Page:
The assessment of urinary excretion of specific nutrients (e.g. iodine, sodium) is frequently used to monitor a population's nutrient status. However, when only spot urines are available, always a risk of hydration-status-dependent dilution effects and related misinterpretations exists. The aim of the present study was to establish mean values of 24-h creatinine excretion widely applicable for an appropriate estimation of 24-h excretion rates of analytes from spot urines in adults.SUBJECTS/METHODS:
Twenty-four-hour creatinine excretion from the formerly representative cross-sectional German VERA Study (n = 1463, 20-79 years old) was analysed. Linear regression analysis was performed to identify the most important influencing factors of creatinine excretion. In a subsample of the German DONALD Study (n = 176, 20-29 years old), the applicability of the 24-h creatinine excretion values of VERA for the estimation of 24-h sodium and iodine excretion from urinary concentration measurements was tested.RESULTS:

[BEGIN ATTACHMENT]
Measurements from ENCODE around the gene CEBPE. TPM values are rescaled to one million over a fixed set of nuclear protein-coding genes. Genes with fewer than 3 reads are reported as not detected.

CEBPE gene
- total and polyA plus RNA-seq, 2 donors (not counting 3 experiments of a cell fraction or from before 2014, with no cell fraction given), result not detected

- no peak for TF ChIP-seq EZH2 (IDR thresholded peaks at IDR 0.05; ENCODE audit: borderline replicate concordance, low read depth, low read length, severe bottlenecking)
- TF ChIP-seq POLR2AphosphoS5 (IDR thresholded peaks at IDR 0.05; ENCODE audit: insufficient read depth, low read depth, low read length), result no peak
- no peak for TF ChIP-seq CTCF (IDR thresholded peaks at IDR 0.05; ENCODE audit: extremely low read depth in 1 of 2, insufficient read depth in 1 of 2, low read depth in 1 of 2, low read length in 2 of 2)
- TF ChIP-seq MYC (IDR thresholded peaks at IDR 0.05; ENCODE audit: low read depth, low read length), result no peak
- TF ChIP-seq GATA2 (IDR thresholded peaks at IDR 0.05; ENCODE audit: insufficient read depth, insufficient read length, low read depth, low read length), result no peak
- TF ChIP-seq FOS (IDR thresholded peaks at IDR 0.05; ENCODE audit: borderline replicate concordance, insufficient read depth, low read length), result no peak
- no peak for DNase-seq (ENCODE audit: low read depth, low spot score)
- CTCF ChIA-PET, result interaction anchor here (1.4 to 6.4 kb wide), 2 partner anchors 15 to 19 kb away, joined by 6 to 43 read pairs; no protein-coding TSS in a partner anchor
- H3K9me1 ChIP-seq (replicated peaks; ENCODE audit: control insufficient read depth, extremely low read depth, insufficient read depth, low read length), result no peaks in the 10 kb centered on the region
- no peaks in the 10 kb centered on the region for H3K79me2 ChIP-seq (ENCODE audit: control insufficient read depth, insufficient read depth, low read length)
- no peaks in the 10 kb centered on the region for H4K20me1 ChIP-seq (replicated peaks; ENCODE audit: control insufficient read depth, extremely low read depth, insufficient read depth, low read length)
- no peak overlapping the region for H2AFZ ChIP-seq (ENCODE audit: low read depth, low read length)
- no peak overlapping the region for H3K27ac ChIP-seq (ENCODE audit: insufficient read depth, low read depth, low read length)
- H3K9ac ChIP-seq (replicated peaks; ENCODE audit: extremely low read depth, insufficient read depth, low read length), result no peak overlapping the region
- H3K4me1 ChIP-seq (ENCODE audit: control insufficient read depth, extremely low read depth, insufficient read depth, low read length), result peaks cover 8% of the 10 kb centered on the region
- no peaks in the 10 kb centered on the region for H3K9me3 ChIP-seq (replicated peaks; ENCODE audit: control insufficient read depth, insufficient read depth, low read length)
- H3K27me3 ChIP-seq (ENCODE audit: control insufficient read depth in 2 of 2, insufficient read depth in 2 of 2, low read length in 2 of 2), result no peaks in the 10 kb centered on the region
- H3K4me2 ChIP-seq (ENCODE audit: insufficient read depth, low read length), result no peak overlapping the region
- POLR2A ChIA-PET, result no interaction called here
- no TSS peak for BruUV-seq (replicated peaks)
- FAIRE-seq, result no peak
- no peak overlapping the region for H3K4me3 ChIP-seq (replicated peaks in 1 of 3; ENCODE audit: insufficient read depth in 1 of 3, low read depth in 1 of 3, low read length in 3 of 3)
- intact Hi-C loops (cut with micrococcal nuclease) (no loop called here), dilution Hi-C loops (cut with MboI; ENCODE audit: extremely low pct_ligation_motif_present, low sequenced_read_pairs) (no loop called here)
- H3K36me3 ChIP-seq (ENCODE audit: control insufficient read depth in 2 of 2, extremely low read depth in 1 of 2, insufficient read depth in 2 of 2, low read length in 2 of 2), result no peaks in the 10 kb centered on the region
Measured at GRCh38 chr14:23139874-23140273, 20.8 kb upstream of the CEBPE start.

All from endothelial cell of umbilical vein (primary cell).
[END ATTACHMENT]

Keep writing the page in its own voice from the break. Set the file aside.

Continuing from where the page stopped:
In the VERA Study, mean 24-h creatinine excretion was 15.4 mmol per day in men and 11.1 mmol per day in women, significantly dependent on sex, age, body weight and body mass index. Based on the established 24-h creatinine excretion values, mean 24-h iodine and sodium excretions could be estimated from respective analyte/creatinine concentrations, with average deviations < 10% compared with the actual 24-h means.CONCLUSIONS:
The present mean values of 24-h creatinine excretion are suggested as a useful tool to derive realistic hydration-status-independent average 24-h excretion rates from urinary analyte/creatinine ratios. We propose to apply these creatinine reference means routinely in biomarker-based studies aiming at characterizing the nutrient or metabolite status of adult populations by simply measuring metabolite/creatinine ratios in spot urines.